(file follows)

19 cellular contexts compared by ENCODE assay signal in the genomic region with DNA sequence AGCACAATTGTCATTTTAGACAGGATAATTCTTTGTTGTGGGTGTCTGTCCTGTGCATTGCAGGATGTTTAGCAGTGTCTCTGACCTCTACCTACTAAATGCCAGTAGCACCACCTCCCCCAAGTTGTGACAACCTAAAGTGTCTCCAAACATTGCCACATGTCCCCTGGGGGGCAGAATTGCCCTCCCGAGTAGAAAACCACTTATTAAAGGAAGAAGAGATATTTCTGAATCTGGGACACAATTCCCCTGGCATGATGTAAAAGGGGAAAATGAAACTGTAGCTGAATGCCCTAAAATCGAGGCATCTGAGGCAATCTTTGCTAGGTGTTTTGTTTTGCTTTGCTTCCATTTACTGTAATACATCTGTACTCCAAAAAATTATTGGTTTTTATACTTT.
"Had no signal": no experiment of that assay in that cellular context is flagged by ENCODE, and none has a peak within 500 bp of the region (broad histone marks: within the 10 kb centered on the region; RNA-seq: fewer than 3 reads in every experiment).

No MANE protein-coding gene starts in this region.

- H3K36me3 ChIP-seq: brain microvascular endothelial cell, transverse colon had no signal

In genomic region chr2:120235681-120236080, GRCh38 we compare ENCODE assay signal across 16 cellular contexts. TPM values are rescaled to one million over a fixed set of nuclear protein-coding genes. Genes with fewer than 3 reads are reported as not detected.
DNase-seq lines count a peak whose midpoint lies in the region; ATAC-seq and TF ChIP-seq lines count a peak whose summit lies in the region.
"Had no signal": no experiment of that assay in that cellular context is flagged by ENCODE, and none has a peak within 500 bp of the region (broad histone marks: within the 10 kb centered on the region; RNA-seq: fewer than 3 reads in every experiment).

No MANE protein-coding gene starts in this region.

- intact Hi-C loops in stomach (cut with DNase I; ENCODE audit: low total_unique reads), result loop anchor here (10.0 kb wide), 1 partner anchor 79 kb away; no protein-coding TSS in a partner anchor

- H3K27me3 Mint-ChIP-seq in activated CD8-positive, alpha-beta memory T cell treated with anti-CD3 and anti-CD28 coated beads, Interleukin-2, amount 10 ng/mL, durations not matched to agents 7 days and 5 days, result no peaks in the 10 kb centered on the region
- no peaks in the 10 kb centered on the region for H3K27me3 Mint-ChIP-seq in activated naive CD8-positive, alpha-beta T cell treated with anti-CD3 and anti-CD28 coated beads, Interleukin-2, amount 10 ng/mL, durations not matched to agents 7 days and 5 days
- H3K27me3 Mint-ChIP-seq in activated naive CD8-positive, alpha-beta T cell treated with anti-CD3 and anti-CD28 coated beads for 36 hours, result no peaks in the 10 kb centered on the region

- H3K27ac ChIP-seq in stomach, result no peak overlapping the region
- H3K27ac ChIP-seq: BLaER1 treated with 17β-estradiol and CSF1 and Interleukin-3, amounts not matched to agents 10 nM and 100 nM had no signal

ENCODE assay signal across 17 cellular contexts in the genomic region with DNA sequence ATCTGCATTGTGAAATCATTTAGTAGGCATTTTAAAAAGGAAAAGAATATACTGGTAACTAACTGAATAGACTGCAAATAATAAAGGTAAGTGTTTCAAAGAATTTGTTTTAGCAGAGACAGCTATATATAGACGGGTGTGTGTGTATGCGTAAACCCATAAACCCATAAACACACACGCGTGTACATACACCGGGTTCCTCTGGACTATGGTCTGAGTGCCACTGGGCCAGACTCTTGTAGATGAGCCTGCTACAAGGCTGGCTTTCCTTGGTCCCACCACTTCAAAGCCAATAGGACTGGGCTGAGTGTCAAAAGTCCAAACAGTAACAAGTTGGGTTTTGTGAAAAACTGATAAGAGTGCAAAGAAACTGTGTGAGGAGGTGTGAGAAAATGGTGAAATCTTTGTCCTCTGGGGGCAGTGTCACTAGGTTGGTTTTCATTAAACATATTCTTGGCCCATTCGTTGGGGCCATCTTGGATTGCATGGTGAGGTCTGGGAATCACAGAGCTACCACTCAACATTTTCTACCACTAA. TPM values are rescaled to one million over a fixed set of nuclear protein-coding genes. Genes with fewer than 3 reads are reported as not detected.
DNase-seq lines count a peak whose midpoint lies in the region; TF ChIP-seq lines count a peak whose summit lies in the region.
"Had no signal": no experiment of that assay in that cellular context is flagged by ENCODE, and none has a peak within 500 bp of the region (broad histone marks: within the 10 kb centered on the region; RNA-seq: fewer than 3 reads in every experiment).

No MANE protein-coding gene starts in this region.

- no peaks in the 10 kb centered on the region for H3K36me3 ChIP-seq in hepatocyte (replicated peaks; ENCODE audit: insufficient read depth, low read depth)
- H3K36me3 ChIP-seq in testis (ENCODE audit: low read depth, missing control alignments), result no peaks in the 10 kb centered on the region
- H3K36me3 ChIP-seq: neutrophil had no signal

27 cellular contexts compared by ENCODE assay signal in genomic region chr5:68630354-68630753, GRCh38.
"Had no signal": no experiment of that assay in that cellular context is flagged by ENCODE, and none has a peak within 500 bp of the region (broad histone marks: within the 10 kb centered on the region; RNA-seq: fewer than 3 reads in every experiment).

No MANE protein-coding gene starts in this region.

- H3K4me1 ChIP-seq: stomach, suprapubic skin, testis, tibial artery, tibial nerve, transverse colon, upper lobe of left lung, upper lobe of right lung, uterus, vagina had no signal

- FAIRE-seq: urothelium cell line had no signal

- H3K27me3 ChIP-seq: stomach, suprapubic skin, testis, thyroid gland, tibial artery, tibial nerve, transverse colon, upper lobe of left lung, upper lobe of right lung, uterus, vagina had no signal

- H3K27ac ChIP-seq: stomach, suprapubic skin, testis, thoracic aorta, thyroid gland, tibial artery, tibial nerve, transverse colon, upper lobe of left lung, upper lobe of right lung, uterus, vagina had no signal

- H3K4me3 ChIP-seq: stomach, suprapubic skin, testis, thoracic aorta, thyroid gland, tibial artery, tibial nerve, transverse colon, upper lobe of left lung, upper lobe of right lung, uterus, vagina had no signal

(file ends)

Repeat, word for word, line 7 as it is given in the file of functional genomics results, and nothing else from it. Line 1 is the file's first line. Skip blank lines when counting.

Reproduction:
"Had no signal": no experiment of that assay in that cellular context is flagged by ENCODE, and none has a peak within 500 bp of the region (broad histone marks: within the 10 kb centered on the region; RNA-seq: fewer than 3 reads in every experiment).